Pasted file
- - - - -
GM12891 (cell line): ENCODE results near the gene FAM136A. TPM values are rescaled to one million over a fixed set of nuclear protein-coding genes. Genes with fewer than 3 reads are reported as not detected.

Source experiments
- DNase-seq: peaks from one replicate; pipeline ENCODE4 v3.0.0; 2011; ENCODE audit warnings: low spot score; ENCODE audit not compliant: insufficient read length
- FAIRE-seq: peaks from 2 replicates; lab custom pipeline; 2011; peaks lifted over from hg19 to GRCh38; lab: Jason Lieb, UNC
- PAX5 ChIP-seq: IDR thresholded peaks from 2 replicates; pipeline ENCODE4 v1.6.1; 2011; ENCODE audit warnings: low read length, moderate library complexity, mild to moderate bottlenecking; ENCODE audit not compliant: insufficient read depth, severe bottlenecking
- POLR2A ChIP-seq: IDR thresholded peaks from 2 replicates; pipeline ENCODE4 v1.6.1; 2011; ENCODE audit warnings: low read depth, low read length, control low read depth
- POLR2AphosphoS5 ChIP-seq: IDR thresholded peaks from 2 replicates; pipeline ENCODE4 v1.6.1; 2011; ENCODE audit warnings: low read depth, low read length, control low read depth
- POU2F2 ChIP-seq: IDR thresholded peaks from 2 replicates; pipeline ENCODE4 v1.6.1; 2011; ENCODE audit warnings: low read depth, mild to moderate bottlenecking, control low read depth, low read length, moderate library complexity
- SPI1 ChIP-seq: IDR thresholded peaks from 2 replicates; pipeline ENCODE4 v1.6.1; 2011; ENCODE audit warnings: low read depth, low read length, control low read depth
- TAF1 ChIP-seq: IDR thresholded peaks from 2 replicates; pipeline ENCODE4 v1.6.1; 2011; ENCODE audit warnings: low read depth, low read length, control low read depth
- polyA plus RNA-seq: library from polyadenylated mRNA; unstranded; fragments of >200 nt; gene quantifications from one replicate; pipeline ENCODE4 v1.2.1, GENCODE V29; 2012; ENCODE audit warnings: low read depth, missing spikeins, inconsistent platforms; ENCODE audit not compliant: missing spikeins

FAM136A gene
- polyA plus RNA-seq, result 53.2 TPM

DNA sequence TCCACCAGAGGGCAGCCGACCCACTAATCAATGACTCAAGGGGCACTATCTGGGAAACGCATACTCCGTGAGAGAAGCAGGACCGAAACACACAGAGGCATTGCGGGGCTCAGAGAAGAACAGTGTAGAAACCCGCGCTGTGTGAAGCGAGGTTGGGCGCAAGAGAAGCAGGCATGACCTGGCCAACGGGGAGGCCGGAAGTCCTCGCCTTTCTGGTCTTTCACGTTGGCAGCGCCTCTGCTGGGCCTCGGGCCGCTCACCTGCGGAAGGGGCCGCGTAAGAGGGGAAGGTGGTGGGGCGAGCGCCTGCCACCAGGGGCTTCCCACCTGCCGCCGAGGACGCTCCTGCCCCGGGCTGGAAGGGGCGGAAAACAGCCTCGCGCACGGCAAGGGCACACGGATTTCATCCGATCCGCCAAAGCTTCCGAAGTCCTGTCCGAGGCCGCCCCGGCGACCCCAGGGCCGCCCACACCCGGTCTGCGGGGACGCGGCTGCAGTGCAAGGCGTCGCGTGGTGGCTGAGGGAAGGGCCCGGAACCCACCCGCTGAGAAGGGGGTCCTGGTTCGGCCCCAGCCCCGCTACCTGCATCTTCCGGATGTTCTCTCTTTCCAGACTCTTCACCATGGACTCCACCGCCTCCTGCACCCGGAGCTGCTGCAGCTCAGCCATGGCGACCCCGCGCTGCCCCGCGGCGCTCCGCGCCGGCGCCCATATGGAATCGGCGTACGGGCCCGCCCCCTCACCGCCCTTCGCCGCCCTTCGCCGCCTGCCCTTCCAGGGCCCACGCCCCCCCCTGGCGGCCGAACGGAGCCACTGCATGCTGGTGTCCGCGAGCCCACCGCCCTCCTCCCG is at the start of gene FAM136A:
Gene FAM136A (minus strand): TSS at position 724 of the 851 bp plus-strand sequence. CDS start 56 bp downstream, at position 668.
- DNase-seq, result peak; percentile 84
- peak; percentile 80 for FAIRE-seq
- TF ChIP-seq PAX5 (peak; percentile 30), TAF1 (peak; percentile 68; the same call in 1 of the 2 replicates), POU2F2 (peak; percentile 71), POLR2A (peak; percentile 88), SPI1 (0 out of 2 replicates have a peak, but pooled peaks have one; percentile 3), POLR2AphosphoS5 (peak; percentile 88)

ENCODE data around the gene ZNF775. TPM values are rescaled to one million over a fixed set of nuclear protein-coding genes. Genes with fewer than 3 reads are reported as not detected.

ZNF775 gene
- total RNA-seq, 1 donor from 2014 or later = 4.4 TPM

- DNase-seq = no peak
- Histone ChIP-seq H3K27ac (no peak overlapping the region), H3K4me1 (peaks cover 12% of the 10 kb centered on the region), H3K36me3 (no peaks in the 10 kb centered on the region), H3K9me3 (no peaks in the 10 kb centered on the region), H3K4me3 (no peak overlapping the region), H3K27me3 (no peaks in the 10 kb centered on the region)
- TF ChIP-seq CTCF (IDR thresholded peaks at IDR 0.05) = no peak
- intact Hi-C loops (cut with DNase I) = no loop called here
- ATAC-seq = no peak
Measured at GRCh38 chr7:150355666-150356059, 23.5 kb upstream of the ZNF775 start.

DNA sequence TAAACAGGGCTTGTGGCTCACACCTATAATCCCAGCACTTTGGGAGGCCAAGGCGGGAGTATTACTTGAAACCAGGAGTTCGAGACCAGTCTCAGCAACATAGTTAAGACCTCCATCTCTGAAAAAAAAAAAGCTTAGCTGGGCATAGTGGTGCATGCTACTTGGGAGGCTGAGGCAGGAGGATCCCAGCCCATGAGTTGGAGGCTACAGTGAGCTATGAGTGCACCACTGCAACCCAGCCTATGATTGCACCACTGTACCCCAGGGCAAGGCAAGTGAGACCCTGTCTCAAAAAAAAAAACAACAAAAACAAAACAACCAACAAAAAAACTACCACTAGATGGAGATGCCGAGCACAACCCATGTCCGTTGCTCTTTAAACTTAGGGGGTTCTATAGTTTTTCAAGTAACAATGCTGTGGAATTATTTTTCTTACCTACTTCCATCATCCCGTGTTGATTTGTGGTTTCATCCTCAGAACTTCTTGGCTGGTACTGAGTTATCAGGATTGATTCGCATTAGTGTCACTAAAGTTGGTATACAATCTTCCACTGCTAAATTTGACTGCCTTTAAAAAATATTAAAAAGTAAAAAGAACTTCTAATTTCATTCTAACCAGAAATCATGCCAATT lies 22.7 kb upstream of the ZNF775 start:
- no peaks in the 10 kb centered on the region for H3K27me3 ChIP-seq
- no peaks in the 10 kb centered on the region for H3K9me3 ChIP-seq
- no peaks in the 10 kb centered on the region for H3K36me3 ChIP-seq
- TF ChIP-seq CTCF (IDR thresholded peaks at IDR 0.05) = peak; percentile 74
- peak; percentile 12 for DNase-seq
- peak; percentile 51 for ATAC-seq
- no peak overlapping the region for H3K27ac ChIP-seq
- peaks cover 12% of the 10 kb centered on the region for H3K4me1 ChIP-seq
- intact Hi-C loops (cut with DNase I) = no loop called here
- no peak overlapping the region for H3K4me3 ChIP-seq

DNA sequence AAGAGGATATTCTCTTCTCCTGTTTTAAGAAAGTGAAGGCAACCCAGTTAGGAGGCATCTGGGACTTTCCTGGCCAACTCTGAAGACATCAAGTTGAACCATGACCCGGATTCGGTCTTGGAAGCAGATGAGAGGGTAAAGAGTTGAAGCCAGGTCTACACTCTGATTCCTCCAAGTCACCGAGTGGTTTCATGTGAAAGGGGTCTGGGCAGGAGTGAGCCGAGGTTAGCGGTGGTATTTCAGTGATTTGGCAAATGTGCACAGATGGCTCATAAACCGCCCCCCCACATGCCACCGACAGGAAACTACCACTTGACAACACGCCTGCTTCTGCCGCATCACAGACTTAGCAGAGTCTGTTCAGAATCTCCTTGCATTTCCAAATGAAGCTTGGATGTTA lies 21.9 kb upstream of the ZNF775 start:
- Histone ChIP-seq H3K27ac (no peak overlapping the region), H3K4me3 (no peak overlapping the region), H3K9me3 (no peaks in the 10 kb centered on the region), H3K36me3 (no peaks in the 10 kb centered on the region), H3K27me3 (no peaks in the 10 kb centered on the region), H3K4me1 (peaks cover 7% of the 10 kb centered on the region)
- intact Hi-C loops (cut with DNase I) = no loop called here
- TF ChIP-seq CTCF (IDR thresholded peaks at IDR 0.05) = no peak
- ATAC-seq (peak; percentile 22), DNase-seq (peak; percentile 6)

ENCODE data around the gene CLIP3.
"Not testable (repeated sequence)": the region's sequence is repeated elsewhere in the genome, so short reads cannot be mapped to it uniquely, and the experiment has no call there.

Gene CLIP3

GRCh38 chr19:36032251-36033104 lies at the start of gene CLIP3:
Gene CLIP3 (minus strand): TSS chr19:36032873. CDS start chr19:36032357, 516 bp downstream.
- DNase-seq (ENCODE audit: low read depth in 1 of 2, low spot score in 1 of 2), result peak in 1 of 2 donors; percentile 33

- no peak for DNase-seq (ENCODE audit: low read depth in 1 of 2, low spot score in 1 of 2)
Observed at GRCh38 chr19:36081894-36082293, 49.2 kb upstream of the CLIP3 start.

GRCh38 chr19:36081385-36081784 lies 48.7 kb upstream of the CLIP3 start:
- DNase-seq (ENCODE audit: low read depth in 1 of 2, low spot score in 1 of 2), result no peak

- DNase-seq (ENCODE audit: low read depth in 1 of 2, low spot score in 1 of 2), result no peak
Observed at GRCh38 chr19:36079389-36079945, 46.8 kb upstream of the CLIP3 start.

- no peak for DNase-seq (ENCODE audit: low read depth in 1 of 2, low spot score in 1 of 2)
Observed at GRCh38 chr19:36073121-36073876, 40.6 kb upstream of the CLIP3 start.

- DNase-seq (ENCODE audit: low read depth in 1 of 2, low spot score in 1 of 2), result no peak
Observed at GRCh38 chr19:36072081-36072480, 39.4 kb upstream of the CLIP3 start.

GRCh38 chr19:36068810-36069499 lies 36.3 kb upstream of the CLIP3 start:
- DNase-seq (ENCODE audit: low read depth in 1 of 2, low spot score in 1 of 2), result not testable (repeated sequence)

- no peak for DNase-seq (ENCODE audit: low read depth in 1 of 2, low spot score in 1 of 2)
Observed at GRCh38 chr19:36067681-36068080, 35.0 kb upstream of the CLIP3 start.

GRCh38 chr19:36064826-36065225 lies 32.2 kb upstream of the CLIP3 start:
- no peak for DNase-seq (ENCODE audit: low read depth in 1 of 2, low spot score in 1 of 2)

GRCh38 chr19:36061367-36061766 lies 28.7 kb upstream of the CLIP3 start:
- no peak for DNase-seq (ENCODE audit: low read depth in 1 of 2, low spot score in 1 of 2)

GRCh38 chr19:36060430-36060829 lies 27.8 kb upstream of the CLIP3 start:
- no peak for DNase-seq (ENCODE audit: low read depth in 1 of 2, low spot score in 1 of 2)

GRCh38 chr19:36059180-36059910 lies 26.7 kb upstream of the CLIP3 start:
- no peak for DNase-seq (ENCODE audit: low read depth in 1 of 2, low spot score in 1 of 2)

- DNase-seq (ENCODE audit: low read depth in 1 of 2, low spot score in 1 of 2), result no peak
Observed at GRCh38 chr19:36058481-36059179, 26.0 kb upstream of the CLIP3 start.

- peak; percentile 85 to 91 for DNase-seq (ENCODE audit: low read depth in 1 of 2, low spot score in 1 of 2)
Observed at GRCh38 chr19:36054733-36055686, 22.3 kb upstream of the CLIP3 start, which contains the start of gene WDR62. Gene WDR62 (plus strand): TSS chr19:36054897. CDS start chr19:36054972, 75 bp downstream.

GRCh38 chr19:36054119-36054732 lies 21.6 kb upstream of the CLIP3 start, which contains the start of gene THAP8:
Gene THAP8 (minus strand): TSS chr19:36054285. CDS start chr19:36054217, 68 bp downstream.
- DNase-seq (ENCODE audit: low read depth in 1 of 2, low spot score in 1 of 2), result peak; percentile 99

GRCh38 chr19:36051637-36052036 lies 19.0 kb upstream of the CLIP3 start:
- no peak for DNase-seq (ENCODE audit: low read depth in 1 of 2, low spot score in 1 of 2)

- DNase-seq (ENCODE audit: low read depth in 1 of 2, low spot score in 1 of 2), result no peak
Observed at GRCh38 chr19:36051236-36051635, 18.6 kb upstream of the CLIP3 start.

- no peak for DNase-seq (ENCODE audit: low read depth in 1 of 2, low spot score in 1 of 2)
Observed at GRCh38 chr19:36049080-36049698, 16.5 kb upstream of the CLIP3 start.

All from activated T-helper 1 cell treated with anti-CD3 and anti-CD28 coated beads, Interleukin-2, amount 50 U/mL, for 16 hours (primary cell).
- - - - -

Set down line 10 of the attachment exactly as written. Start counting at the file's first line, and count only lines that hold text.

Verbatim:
- TAF1 ChIP-seq: IDR thresholded peaks from 2 replicates; pipeline ENCODE4 v1.6.1; 2011; ENCODE audit warnings: low read depth, low read length, control low read depth